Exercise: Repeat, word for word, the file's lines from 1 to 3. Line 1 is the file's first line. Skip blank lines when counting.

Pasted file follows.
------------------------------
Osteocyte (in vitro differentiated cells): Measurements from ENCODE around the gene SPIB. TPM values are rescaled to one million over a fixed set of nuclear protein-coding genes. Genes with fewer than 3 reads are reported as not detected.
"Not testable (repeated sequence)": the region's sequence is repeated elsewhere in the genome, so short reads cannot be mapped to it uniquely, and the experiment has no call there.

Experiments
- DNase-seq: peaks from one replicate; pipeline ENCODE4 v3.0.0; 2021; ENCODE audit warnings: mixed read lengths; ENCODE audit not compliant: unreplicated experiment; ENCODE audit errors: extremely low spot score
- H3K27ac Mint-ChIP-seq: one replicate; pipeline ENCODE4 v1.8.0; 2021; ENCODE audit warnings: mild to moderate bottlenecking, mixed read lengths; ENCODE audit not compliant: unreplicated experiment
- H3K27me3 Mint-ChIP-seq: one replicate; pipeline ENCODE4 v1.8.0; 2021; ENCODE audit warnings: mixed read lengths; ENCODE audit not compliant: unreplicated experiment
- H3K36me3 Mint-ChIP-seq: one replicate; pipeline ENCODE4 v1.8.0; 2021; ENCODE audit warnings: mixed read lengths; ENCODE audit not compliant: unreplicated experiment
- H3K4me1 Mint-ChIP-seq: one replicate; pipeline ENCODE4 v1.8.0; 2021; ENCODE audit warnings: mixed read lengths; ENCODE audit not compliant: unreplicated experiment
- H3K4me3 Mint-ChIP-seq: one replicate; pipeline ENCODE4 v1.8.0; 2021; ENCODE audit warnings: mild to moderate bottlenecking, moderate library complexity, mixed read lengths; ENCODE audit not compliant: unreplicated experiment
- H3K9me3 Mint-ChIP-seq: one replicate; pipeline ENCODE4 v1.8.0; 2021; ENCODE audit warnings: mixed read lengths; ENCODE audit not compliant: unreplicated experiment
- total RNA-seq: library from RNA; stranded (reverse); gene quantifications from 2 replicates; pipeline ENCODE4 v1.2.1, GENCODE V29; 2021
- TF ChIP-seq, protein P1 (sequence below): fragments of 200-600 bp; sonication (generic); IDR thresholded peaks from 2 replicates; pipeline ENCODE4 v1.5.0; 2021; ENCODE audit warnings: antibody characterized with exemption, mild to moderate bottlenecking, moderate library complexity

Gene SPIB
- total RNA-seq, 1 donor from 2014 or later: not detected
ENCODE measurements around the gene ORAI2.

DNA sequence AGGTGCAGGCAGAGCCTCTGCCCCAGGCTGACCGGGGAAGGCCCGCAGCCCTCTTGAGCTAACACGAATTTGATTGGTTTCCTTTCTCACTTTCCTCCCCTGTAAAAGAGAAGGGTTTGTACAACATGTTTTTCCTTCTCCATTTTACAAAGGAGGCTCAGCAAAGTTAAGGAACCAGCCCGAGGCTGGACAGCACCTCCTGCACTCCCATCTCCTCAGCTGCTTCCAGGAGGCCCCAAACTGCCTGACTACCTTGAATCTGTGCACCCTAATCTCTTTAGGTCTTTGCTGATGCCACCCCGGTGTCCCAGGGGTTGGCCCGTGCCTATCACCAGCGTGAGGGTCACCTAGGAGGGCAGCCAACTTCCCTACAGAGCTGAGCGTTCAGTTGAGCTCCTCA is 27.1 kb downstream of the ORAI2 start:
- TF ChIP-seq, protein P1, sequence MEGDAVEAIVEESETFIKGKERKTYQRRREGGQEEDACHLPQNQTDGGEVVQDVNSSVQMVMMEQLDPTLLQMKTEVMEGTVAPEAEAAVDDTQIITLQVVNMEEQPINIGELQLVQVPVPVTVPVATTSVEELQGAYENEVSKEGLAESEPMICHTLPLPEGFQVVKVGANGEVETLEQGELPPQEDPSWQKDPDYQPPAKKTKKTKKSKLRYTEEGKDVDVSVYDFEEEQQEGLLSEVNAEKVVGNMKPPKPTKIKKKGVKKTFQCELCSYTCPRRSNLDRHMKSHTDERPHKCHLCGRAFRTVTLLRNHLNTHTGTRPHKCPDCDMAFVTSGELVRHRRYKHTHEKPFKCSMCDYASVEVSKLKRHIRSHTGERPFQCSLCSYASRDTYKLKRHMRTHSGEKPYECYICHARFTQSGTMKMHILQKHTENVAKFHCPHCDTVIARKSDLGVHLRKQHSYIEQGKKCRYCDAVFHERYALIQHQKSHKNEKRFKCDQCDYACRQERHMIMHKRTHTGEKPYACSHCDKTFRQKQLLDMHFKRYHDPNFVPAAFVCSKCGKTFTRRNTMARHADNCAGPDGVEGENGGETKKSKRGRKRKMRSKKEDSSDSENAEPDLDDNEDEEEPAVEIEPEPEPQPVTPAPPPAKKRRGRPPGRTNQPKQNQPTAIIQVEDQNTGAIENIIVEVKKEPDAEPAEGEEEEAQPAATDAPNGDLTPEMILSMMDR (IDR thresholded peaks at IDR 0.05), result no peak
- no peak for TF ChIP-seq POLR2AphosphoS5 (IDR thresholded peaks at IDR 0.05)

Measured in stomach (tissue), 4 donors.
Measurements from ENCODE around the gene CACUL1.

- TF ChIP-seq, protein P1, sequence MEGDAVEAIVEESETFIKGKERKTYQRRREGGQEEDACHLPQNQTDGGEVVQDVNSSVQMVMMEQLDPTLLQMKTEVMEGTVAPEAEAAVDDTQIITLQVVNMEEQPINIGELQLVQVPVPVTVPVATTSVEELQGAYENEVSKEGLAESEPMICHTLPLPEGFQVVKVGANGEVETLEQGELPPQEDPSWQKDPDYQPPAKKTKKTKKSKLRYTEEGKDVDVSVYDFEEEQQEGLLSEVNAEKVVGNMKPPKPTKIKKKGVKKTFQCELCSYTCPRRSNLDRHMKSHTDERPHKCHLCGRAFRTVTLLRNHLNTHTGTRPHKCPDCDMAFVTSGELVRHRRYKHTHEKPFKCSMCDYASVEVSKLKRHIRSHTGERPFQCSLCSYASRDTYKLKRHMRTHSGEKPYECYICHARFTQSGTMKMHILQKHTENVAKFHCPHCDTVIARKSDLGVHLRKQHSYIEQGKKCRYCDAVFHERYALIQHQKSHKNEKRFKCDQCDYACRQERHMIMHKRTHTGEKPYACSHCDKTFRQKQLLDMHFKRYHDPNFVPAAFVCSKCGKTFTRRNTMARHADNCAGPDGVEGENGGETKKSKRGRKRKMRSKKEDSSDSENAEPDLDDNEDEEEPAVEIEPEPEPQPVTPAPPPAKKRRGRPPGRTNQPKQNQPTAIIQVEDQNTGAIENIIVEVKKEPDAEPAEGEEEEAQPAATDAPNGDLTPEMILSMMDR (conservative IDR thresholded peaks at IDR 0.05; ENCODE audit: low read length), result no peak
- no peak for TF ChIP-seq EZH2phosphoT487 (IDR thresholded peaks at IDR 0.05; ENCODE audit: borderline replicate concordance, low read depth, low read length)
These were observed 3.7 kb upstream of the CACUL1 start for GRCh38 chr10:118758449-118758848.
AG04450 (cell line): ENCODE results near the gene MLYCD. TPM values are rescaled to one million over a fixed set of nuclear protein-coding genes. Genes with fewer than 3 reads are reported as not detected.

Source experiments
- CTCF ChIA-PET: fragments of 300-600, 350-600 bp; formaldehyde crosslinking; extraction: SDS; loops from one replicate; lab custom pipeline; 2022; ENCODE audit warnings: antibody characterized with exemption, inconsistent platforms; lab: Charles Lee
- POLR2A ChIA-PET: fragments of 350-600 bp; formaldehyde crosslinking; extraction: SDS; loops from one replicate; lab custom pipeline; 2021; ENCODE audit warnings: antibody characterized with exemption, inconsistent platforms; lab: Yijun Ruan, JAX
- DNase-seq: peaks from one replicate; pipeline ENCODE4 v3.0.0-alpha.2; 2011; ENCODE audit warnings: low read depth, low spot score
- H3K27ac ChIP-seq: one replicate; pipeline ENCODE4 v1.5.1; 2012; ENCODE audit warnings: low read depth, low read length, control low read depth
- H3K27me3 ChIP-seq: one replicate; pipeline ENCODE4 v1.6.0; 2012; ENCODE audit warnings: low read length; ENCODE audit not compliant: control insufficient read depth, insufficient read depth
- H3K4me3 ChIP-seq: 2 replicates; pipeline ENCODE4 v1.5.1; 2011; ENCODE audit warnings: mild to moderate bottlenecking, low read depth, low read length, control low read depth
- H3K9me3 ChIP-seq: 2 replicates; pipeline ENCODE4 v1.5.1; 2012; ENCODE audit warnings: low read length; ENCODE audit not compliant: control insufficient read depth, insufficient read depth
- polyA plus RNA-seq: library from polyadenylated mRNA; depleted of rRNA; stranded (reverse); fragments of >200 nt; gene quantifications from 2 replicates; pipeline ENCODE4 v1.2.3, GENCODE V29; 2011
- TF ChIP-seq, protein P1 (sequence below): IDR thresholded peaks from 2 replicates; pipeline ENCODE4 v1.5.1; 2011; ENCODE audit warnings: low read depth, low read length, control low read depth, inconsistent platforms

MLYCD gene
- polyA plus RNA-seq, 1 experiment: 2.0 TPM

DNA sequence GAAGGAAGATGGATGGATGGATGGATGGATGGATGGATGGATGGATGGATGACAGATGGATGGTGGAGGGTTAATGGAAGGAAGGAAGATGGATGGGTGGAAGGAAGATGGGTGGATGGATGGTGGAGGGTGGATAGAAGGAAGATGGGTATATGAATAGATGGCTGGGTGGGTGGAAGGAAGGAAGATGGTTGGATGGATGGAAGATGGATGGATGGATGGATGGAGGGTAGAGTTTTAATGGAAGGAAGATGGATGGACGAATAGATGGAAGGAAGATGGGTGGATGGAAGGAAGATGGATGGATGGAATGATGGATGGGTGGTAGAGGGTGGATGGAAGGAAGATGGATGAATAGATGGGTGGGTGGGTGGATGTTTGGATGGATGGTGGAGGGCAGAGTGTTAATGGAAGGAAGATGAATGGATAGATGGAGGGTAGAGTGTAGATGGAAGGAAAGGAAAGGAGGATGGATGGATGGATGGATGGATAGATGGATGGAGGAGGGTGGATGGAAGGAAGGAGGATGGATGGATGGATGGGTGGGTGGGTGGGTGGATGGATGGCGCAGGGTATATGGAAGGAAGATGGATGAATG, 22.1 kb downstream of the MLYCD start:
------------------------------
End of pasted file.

Osteocyte (in vitro differentiated cells): Measurements from ENCODE around the gene SPIB. TPM values are rescaled to one million over a fixed set of nuclear protein-coding genes. Genes with fewer than 3 reads are reported as not detected.
"Not testable (repeated sequence)": the region's sequence is repeated elsewhere in the genome, so short reads cannot be mapped to it uniquely, and the experiment has no call there.

Experiments